Will ‘Unaffordable’ Homes Ever Become ‘Affordable’ to Millennials?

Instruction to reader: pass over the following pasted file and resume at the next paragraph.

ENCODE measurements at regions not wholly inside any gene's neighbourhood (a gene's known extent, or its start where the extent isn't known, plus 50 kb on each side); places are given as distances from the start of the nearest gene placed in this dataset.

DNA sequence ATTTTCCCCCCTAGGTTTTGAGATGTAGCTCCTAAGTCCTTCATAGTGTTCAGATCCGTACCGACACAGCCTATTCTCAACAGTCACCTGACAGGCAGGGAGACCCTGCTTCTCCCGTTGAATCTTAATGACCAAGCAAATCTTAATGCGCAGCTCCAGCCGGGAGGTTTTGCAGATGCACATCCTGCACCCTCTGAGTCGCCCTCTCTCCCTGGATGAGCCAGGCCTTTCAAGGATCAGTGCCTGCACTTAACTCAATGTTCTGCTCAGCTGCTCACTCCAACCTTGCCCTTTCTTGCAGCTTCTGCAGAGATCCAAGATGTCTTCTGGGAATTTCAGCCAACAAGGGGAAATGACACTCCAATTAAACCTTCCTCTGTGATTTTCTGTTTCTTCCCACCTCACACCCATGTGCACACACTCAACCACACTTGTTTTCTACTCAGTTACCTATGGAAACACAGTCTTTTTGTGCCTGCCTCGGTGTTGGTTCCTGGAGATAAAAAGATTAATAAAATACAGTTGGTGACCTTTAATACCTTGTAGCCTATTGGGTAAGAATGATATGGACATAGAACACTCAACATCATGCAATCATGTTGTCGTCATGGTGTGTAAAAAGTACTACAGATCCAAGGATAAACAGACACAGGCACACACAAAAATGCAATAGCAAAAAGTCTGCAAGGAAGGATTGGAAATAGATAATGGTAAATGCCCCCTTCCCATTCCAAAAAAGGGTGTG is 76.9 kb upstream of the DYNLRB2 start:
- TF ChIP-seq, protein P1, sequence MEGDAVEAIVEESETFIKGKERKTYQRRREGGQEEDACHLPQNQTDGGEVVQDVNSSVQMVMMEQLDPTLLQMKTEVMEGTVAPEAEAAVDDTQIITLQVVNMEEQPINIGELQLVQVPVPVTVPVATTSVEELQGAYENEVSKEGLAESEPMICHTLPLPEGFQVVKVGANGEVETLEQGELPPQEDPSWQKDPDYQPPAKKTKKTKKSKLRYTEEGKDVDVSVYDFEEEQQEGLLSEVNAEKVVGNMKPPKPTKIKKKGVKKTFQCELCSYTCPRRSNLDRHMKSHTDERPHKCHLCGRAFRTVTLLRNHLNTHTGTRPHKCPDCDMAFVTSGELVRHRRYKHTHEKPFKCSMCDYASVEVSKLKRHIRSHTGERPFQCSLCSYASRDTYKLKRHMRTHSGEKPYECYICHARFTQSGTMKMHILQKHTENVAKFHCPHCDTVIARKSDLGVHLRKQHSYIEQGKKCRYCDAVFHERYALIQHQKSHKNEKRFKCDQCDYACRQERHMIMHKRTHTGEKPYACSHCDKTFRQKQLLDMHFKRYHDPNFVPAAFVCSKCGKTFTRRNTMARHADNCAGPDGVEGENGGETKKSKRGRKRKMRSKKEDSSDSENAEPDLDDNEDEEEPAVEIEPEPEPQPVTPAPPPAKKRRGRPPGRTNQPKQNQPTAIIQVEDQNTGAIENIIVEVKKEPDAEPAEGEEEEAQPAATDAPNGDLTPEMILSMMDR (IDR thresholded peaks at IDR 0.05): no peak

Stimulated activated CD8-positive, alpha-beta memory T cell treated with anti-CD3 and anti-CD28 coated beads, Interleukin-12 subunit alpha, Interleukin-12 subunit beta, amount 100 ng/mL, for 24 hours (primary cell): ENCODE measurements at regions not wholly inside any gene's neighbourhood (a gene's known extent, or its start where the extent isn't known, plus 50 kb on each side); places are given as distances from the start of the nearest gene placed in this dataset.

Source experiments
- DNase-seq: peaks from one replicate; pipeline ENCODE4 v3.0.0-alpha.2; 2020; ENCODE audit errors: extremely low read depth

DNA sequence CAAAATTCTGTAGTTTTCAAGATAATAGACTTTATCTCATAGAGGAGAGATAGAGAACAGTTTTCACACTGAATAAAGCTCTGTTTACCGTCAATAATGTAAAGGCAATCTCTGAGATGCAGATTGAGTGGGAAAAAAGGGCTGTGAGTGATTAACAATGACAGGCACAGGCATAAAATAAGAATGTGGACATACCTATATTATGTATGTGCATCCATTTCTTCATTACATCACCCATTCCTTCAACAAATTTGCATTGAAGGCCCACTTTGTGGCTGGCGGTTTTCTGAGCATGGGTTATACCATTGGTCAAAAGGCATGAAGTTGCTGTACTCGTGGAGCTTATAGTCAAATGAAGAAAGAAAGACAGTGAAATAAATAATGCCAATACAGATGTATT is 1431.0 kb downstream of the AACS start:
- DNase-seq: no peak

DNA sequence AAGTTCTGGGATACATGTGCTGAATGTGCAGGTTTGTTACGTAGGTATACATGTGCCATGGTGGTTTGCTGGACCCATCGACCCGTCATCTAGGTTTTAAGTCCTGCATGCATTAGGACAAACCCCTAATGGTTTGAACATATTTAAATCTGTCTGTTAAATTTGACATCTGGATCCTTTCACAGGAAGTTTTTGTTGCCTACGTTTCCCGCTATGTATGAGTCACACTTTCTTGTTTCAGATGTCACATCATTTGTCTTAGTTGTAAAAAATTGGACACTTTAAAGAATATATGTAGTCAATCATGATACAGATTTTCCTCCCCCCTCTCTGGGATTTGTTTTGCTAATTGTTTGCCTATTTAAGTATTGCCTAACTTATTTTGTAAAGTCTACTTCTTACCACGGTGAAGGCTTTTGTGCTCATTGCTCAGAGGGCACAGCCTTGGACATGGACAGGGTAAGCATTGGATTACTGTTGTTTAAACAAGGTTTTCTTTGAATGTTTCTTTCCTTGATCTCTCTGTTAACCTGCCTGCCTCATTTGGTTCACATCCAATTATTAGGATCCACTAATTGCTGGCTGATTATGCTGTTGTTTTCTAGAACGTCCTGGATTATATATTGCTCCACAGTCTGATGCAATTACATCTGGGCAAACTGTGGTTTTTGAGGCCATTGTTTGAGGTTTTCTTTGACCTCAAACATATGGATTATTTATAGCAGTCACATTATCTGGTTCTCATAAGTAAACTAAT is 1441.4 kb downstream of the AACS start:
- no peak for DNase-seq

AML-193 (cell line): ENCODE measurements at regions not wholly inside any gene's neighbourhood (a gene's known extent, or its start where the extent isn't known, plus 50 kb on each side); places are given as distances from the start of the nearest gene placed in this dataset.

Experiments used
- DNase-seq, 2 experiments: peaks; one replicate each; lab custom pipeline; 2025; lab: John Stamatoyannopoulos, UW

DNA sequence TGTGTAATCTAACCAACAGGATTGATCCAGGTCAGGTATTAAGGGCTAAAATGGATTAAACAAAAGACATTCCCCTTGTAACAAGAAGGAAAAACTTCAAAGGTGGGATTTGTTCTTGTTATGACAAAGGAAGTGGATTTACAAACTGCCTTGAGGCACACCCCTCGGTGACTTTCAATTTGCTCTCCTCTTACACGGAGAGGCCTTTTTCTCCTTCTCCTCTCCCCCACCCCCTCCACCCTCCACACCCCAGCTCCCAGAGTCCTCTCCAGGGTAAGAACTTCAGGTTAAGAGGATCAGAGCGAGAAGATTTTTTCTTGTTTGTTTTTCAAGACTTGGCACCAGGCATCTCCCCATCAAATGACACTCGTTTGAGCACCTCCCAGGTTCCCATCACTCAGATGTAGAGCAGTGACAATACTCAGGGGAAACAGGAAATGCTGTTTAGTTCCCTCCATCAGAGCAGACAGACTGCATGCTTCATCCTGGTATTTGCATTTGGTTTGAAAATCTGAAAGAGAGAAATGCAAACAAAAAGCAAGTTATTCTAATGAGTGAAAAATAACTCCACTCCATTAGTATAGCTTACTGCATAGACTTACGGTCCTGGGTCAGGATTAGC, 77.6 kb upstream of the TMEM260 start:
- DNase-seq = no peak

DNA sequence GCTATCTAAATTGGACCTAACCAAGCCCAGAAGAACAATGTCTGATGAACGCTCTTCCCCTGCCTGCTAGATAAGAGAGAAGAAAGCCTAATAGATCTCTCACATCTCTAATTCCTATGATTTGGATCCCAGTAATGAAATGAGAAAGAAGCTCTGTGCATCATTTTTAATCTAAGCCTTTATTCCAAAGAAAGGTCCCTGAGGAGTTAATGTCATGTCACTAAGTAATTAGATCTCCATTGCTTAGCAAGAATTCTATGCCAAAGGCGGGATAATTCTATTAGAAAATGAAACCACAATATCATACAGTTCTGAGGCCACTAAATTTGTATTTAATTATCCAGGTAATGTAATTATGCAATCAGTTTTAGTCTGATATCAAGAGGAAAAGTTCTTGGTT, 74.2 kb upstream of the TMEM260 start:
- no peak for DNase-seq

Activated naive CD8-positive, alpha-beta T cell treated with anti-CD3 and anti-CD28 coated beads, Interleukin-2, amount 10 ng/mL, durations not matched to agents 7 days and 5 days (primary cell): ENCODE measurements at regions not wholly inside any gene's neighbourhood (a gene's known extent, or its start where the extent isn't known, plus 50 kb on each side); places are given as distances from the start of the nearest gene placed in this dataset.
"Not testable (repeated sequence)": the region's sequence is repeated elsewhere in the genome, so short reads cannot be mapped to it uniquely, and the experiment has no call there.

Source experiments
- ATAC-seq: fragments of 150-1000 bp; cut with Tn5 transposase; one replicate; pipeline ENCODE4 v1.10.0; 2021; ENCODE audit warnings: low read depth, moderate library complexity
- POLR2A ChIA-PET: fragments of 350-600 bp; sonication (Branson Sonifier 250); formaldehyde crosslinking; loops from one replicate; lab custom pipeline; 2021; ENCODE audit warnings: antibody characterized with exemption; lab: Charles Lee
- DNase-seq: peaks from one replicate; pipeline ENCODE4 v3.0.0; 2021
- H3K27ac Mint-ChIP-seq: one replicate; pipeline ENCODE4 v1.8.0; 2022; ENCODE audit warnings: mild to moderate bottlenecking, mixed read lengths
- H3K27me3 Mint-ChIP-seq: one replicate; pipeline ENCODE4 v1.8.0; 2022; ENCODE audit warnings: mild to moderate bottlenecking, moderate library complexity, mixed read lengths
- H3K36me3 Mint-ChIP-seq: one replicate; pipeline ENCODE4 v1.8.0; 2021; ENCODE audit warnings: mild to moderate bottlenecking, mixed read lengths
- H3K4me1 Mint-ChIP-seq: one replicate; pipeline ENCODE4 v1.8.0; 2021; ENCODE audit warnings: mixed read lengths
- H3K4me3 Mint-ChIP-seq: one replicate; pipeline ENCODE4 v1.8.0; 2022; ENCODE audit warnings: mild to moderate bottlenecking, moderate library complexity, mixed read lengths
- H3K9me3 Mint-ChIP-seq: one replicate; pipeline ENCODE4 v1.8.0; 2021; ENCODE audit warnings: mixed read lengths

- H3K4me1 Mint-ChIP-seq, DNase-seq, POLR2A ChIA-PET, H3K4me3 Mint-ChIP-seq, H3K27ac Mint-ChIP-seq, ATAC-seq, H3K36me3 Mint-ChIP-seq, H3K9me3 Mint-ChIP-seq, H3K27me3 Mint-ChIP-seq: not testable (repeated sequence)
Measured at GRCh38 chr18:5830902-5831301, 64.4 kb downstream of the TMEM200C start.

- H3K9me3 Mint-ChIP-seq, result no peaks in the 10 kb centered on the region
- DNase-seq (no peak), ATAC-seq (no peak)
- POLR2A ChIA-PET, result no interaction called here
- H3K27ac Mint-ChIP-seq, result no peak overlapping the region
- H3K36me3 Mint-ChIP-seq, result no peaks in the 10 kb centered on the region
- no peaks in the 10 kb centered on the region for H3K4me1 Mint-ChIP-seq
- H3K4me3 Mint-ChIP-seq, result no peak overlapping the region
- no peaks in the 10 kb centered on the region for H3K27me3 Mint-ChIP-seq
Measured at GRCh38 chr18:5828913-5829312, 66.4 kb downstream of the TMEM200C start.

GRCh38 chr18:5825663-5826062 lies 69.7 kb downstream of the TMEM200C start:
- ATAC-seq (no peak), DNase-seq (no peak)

first_imgHome / Daily Dose / Will ‘Unaffordable’ Homes Ever Become ‘Affordable’ to Millennials? in Daily Dose, Featured, Market Studies, News While buying a home that fits the definition of “unaffordable” to millennials (age 25 to 34) according to the federal government—that is to say, a home with monthly mortgage payments that exceed 31 percent of the household’s monthly income—is generally a bad idea, research released by Trulia on Wednesday indicates that sentiment may be reversing its field.In many housing markets that have seen strong wage and income growth, the share of a household’s monthly income put toward a mortgage payment is shrinking, hence the once “unaffordable” house could become affordable within a matter of just months in some cases, according to Trulia. Interestingly, the majority of the markets where unaffordable houses become affordable over the life of a 30-year mortgage (or are already affordable) are in the northeast or on the east coast (Providence, Rhode Island; Newark, New Jersey; New Haven, Connecticut), while the majority of those markets that are defined as unaffordable and likely to stay that way are located on the west coast (primarily in California).Initial mortgage payments are already affordable to millennials in 73 out of the 100 largest housing markets in the country, according to Trulia—in other words, the initial mortgage payments make up 20 percent or less out of that household’s monthly income. In a market where house prices are low and income growth is strong, such as Columbia, South Carolina (another market in the eastern U.S.), the payments begin the life of the mortgage as 17 percent of the household’s monthly income; by the end of the life of the loan, the payments drop to 6.6 percent. The households in the top 10 affordable markets all will end up paying less than 7 percent of their monthly income toward their mortgage payment by the end of the loan. The top five affordable markets are all in the eastern part of the country: Detroit, Birmingham, Pittsburgh, Akron, and Columbia.In 17 out of the largest housing markets, however, a median price home is defined as unaffordable to millennials; but the good news is, though the monthly payments may be initially unaffordable, it becomes affordable in less than two years into the life of the mortgage in markets like Washington, D.C.; Silver Spring, Maryland; Madison, Wisconsin; and Tacoma, Washington. Even in some pricier east coast markets like Boston, Cambridge, and Long Island, due to strong predicted wage growth, the median price home will become affordable to a millennial six years after purchase.New Haven, Connecticut, was the market with the largest expected decline in percentage of monthly income put toward a mortgage payment over the life of a mortgage, due to projected strong income growth in that area. Millennials purchasing a median priced home in New Haven now can expect to pay 37 percent of their monthly income toward a mortgage payment; by the end of the loan, that share will drop to 11.2 percent, a decline of more than 25 percentage points, according to Trulia.“Buying a home is one of the biggest financial decisions a household can make,” Trulia said in the report. “In general, buying is a better financial decision than renting, but at the same time, median housing prices in several markets are unaffordable and down payments can be hard to come by. So the decision can be tough. If households plan on staying in their home for a long period of time, buying an unaffordable home probably isn’t a terrible idea. If a household moves often, it’s almost certainly a better idea to rent.”To read the complete study, click here. Tagged with: Housing Market Millennials Wage and Income Growth Previous: Activists Urge White House Not to Abandon GSE Reform Next: High Rents Put Would-Be Homebuyers in a Catch-22 Data Provider Black Knight to Acquire Top of Mind 2 days ago Share Save Related Articles Data Provider Black Knight to Acquire Top of Mind 2 days ago Governmental Measures Target Expanded Access to Affordable Housing 2 days ago Governmental Measures Target Expanded Access to Affordable Housing 2 days ago Housing Market Millennials Wage and Income Growth 2015-11-11 Brian Honea Demand Propels Home Prices Upward 2 days ago Demand Propels Home Prices Upward 2 days agocenter_img Brian Honea’s writing and editing career spans nearly two decades across many forms of media. He served as sports editor for two suburban newspaper chains in the DFW area and has freelanced for such publications as the Yahoo! Contributor Network, Dallas Home Improvement magazine, and the Dallas Morning News. He has written four non-fiction sports books, the latest of which, The Life of Coach Chuck Curtis, was published by the TCU Press in December 2014. A lifelong Texan, Brian received his master’s degree from Amberton University in Garland. About Author: Brian Honea The Best Markets For Residential Property Investors 2 days ago Servicers Navigate the Post-Pandemic World 2 days ago  Print This Post Subscribe The Best Markets For Residential Property Investors 2 days ago Will ‘Unaffordable’ Homes Ever Become ‘Affordable’ to Millennials? November 11, 2015 3,528 Views Servicers Navigate the Post-Pandemic World 2 days ago Sign up for DS News Daily The Week Ahead: Nearing the Forbearance Exit 2 days agolast_img read more